Currently viewing the tag: "relationships"

My husband used to start my car for me on cold mornings, would turn the heater on full blast as he brushed off the snow and ice. I guess we’re even now. I used to make lunches for him to take to work, but no more. I’d hand him the bulky paper bag with a kiss and a whisper about last night or tonight after the girls are in bed. I packed him heart-healthy meals, since his cholesterol was up: turkey sandwiches on whole wheat, oat bran muffins, baggies of grapes or sliced carrots. I quit doing it when I found the cache of uneaten lunches stuffed behind the seat of his truck, along with the crumpled McDonald’s bags and dented soda cups.

Loving gestures, long gone. –HARD FROST BY REGINA BUTTNER

Fiction Writing Prompt: Write the story of a dying love.

Journaling Prompt: What are some loving things you used to do for your spouse or partner that you don’t do anymore? Why?

Art Prompt: Loving gestures

Non-Fiction / Speechwriting Prompt: Tell your audience about some small things they can do to improve their relationship.

Photo Credit: Dennis S. Hurd on Flickr

“I’m so sorry.”

As the words slipped from Jane’s mouth, another blue Line of Apology on her arm disappeared in a searing–but brief–slice of pain. She only had ten Apology Lines left. Most people her age had blue streaks marking their arms all the way to shoulder. –Apology Accepted by Kathryn Felice Board

Fiction Writing Prompt: Create a world where empathy is a real, but limited power. How will your protagonist use it?

Journaling Prompt: Write about the best and worst apologies you’ve ever recieved.

Art Prompt: I’m so sorry

Non-Fiction / Speechwriting Prompt: Tell your audience how to apologize properly.

Photo Credit: bronx. on Flickr

Negative attitudes about others are often formed at a young age, and they’re thought to remain relatively stable throughout adulthood. However, few studies have examined whether implicit social biases can change. In recent years, however, Professor Manos Tsakiris of the Royal Holloway University of London and Professor Mel Slater of University College London and the University of Barcelona have developed ways to expose participants to bodily illusions that induce ownership over a body different from their own with respect to race, age, or gender. For white people who were made to feel that they had black bodies, their unconscious biases against black people diminished. And adults who felt as if they had children’s bodies processed perceptual information and aspects of themselves as being more childlike. –Science Daily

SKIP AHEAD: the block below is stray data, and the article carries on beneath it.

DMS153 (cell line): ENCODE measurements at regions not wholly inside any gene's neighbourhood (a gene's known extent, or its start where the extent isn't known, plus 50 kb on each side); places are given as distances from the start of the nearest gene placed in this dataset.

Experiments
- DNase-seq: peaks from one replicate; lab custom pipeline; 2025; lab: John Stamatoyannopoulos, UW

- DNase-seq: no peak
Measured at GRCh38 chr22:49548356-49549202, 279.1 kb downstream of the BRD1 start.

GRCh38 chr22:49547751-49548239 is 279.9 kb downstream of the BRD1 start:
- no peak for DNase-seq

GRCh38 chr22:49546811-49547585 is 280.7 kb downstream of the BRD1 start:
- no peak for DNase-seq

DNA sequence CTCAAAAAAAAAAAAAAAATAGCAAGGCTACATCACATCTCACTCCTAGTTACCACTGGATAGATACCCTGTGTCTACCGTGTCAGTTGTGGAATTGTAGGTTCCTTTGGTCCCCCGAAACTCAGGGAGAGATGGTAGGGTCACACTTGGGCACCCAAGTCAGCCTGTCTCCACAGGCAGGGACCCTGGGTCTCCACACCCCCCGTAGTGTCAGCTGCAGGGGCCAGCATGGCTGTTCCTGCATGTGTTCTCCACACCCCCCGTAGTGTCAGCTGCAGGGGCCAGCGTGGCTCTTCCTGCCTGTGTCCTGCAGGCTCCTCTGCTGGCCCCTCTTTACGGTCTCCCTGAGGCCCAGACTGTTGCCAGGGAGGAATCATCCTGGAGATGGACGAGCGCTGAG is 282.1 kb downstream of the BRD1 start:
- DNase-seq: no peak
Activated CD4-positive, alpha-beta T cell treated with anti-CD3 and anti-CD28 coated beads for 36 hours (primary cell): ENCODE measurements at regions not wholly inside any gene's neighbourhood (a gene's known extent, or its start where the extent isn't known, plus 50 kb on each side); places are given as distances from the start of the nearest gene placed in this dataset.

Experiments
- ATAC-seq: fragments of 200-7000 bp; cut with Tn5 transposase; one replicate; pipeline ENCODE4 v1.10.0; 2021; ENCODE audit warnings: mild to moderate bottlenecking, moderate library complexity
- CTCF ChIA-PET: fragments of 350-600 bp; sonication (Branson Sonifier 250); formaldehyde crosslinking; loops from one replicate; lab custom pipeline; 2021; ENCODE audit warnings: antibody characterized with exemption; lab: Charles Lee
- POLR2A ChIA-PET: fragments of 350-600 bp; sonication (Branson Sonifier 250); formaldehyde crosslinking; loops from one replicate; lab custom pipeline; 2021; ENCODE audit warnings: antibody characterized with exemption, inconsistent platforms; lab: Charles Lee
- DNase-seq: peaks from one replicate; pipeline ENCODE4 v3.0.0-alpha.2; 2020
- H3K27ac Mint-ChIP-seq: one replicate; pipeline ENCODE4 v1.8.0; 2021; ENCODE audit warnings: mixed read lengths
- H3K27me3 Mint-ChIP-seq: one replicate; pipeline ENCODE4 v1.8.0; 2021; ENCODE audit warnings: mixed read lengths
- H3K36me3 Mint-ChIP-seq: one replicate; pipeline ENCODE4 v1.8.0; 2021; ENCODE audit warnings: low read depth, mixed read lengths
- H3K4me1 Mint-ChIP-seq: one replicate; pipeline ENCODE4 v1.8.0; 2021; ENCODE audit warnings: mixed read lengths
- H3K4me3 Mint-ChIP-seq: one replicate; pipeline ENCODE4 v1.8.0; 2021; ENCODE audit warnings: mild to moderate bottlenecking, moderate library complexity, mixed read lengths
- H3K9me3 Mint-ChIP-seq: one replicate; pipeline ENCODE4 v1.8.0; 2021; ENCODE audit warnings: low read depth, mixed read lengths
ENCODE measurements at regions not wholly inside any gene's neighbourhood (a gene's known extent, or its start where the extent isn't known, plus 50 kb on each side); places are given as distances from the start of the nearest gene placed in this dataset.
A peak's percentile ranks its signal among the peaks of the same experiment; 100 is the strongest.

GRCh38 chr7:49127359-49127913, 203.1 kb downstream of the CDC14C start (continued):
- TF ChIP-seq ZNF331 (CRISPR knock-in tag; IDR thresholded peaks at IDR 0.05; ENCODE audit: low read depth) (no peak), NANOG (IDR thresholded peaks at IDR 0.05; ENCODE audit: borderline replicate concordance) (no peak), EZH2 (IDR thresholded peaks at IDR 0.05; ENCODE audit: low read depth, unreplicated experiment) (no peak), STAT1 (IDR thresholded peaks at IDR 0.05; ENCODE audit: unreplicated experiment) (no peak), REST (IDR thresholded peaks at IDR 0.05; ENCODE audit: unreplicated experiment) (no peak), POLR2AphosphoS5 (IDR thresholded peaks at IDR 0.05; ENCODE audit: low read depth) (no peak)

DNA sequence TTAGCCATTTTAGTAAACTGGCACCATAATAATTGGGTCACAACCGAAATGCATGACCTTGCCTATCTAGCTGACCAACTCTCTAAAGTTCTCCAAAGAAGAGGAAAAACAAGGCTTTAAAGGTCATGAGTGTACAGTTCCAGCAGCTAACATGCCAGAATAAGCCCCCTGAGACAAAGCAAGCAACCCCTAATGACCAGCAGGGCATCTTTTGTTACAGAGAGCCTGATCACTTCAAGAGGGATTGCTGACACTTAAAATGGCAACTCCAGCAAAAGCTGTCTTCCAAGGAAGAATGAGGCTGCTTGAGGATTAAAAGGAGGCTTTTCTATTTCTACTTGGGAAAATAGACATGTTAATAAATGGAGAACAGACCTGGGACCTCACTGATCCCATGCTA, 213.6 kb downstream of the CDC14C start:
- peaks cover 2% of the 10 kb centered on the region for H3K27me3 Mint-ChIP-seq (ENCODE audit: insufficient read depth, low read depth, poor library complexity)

Fiction Writing Prompt: Write a story where an actual body swap occurs.

Journaling Prompt: What type of person do you have negative thoughts about? How could you begin to see things through their eyes?

Art Prompt: Body swap

Non-Fiction / Speechwriting Prompt: Tell your audience about this research and how implementing it might change the direction of our world.

Photo Credit: Mr. Bob on Flickr

My parents knew I was a witch before I was born. –The Key to St. Medusa’s by KAT HOWARD

Fiction Writing Prompt: Use the first line of the week as the starting point or inspiration for a scene, story, poem, or haiku.

Journaling Prompt: What did your parents believe about you before you were born?

Art Prompt: Witch

Non-Fiction / Speechwriting Prompt: Tell your audience the story of how your parents expectations for you shaped your development.

Photo Credit: Ши3андра Пожар on Flickr

There are those who suggests that a child is a tabula rasa when born, a blank page, which remains to be filled out by life experience. That is not true. Children are born with encoded nature of their genetic being, and they are born with a history of their culture and their family infused into their very conception, and as the context into which they are received. This becomes what is innate and in each of us yearns to be heard and recognized, to be named and known in relationship to others-to exist. –In the Moment: Celebrating the Everyday by Harvey L Rich, M.D.

Fiction Writing Prompt: Write the background of your protagonist, considering genetics, culture, and family history. 

Journaling Prompt: What part of your personality do you believe you were born with and what came through life experiences?

Art Prompt: My personality

Non-Fiction / Speechwriting Prompt: Tell your audience about the interplay between innate personality and life experiences in shaping a personality.

Photo Credit: Jlhopgood on Flickr

In a survey of 1,308 U.S. adult Facebook users, University of British Columbia researchers found that 24 per cent — or more than one in five — had snooped on the Facebook accounts of their friends, romantic partners or family members, using the victims’ own computers or cellphones.